Brace yourself, now: I loved Far Cry 3’s Jason Brody. I don’t think anyone else did, but we were smitten. We went hang-gliding together, made ourselves a backpack out of shark, blew up a pig with a landmine – a solid, five-out-of-five on TripAdvisor. Never once in those halcyon days spent on the Rook Islands’ beaches or splashing coquettishly together in the shallows did Ubisoft suggest I was a loser for not wanting three of my mates milling in the background, throwing grenades at a sand castle or skeet shooting the seagulls.
But that’s the only way I can take a post on Ubisoft’s website for The Division, which grudgingly concedes that: “It’s important to note that The Division is fully playable solo. So you lonely types, go on… play it as you like. But for the rest of us, The Division promises a rich, varied and seamless multiplayer experience…”
You see, the bitter truth is that all the time we’ve spent thinking we were having fun with single-player games has been nothing but pitiable self-deception. A Matrix simulation to distract us while the Machines harvest our souls. The tabloid press was right all along: playing videogames alone is what you do when you’ve got no friends, in between downloading pornography and plotting a series of grisly murders.
Ubisoft’s snarky camp counsellor tone aside, it’s the disingenuousness of this everything’s-better-with-friends marketing twaddle that ruffles my bristles. I don’t begrudge anyone their multiplayer-only games. But suggesting they’re the gilded passage to a social gaming Utopia is – and really we all know it is – utter claptrap.
Before Evolve came out, I spent some time playing an early build with the people at 2K. Over and over again, I was advised that the key to playing well as the Hunters was communication. “Use your headset – talk to your team,” they reminded me, gently, every time I was eaten by a carnivorous plant on the wrong side of the map. In the time I’ve owned Evolve, I’ve heard three people use the headset. I don’t even know where mine is.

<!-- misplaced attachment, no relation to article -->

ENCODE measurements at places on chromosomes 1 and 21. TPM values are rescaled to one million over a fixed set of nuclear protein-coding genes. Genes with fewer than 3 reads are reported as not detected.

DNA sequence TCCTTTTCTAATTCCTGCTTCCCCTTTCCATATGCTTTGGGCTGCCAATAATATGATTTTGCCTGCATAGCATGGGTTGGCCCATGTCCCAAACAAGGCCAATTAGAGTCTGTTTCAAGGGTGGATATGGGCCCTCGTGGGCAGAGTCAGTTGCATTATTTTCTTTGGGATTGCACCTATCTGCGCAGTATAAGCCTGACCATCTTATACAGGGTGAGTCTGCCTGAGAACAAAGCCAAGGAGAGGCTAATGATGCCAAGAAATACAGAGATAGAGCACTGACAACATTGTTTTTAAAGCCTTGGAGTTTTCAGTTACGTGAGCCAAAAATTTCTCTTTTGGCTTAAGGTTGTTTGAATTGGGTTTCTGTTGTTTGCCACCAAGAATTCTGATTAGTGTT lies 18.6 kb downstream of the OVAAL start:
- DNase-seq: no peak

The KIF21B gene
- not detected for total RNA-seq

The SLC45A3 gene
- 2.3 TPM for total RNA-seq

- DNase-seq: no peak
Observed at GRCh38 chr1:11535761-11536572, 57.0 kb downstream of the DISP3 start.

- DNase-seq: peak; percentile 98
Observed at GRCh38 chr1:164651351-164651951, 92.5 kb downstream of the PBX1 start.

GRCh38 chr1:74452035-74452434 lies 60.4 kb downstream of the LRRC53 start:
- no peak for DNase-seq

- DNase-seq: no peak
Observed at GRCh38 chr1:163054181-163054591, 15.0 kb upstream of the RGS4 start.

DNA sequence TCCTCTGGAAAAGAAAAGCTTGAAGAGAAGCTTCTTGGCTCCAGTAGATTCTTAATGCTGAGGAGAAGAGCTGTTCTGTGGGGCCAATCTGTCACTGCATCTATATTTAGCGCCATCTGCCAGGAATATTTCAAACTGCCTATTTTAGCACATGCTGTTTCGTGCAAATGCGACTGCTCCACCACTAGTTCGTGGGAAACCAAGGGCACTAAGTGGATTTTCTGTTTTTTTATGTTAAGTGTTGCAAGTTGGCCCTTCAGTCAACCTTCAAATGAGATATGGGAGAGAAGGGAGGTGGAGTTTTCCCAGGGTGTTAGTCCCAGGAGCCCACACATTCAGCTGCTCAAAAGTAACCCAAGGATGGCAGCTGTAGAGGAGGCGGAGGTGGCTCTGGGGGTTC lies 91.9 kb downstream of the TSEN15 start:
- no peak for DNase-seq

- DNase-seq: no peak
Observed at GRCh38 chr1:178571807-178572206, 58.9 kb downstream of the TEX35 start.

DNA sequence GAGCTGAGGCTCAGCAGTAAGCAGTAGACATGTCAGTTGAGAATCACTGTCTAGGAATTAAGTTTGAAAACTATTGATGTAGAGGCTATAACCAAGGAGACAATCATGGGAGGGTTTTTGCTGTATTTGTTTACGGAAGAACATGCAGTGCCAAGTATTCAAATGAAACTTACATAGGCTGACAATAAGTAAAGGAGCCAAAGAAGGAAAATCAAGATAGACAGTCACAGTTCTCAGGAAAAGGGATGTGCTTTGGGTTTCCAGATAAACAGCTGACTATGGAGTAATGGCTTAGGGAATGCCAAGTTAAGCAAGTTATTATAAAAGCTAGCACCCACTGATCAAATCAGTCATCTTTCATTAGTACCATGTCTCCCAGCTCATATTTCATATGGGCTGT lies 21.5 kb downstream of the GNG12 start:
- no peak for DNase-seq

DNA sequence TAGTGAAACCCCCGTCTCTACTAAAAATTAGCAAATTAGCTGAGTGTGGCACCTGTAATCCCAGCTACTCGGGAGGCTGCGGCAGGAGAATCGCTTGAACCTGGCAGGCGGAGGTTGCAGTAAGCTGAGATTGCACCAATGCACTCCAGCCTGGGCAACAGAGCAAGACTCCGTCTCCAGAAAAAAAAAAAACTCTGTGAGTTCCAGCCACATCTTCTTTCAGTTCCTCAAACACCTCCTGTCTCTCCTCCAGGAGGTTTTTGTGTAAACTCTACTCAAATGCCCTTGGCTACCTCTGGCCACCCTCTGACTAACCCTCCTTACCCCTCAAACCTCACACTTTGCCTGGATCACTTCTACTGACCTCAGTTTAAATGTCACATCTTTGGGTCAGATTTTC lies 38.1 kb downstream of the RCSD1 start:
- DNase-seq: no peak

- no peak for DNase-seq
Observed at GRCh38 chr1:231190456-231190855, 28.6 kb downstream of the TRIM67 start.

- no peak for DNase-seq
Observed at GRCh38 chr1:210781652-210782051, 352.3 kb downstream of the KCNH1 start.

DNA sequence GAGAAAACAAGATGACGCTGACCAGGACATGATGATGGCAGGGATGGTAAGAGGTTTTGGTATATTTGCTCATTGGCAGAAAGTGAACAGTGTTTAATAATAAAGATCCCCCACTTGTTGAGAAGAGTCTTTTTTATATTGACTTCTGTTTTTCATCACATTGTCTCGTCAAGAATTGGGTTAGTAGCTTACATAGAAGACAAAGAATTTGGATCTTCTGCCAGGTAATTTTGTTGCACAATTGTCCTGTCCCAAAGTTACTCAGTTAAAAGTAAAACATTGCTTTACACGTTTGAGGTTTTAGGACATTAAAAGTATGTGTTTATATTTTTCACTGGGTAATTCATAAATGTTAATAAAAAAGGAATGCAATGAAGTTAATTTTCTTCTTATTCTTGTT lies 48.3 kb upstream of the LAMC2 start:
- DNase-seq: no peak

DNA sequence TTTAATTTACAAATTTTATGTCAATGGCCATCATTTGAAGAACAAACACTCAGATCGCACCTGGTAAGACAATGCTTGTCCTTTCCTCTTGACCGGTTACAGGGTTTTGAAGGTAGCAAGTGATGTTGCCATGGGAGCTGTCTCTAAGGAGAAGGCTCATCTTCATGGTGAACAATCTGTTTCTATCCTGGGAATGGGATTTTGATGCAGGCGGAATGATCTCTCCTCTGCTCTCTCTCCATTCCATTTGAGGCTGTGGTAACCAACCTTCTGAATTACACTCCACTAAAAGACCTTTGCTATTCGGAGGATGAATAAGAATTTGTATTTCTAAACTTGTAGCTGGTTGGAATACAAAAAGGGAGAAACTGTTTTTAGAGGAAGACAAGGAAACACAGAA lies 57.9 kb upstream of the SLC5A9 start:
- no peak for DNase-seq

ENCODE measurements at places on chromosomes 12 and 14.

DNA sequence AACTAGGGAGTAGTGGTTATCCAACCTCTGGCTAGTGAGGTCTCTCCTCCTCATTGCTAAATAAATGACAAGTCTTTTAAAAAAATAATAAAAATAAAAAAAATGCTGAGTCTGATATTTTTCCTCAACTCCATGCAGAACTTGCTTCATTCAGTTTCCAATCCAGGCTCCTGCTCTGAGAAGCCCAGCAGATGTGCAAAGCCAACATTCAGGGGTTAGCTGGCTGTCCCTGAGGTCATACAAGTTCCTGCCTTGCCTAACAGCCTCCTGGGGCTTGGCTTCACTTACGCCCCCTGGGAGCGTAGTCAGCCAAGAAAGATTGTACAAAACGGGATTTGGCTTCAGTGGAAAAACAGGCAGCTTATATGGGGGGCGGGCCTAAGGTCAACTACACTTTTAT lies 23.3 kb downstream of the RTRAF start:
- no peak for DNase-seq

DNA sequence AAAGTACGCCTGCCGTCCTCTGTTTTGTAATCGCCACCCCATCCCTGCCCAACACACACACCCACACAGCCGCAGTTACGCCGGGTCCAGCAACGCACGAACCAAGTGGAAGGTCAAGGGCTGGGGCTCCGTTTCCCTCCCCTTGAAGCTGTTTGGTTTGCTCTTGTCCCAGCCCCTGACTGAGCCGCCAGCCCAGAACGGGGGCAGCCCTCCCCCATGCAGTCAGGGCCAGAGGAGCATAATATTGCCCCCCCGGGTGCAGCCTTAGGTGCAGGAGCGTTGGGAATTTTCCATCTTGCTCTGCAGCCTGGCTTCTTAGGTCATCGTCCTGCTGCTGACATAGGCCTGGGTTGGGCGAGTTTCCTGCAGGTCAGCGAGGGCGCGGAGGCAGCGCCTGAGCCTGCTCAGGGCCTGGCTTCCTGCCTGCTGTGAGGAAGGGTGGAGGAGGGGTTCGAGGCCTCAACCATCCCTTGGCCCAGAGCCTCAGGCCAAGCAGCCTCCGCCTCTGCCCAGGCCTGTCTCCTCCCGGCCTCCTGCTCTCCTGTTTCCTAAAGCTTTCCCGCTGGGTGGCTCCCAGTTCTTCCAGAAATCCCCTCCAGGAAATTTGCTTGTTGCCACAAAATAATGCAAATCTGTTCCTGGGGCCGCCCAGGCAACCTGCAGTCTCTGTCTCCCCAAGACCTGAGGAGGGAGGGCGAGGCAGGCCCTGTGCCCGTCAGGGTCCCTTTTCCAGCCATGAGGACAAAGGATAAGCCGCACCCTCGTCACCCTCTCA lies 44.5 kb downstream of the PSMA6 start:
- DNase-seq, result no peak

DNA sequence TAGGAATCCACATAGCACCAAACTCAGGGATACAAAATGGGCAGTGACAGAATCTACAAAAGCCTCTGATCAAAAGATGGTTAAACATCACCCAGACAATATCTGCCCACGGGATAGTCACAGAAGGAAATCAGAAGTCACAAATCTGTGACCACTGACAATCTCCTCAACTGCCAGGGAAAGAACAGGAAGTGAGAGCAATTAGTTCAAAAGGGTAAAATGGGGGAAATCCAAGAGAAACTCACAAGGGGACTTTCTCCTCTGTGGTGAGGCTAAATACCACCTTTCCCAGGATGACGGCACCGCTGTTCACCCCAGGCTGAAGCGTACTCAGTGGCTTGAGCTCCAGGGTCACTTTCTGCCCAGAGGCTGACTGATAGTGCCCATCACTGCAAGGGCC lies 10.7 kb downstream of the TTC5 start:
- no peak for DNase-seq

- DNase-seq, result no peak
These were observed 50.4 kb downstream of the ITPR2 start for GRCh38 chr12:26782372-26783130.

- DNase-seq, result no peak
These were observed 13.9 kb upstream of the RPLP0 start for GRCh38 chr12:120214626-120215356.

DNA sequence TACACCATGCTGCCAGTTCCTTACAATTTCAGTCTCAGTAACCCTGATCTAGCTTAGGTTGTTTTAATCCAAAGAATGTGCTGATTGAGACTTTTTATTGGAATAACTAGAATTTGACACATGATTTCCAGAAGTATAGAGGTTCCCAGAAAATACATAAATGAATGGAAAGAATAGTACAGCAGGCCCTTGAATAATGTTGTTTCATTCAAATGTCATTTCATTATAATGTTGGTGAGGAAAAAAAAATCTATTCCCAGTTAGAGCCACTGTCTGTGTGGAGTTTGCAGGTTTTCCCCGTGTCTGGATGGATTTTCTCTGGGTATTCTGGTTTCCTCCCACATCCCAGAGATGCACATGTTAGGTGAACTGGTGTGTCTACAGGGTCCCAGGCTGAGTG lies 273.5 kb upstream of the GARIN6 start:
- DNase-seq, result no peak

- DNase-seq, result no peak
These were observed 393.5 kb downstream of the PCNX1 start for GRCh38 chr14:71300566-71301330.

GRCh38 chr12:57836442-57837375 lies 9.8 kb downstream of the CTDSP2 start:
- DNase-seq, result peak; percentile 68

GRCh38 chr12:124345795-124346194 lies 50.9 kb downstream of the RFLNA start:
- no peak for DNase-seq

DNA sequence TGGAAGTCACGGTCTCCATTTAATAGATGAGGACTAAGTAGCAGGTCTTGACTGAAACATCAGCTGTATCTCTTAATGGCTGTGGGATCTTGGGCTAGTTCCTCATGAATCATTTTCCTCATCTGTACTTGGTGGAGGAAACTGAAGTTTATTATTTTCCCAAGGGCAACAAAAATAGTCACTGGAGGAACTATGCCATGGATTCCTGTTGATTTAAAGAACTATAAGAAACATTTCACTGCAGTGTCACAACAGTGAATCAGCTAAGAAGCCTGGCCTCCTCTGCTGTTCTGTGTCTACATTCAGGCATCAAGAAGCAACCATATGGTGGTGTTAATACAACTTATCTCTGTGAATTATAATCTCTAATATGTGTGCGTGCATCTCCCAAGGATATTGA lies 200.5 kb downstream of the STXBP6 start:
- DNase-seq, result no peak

And so it will be for The Division. I watch that E3 footage of the four players co-ordinating with mics and try to imagine what any of my friends would say if I were to unironically order them into a flanking position, or to, “watch my six,” or anything other than, “shoot that d*ck over there with the machine gun.” Just imagine barking that at a stranger. That crinkling feeling under your fingers is me cringing at you through the pages.
That’s if you can find any friends online to play with in the first place. I know in the glitzy Sliders universe of videogame console TV adverts we are all besieged by legions of supermodel friends, none of whom have anything else to do, ever, except bleach their teeth and play videogames with us. But in real life I have fewer than a dozen people on my PSN list and most of them have jobs. So I’m going to be playing The Division with strangers plucked at random from the aether who will, based on my experience with other multiplayer components, speak only in profanities, or not at all.
‘Playing solo’ doesn’t make me lonely, Ubisoft. It makes me discerning. We must resist the self-interested jostling of the marketers. ‘Single-player’ is not a dirty word – no matter what publishers and all their cool friends might say.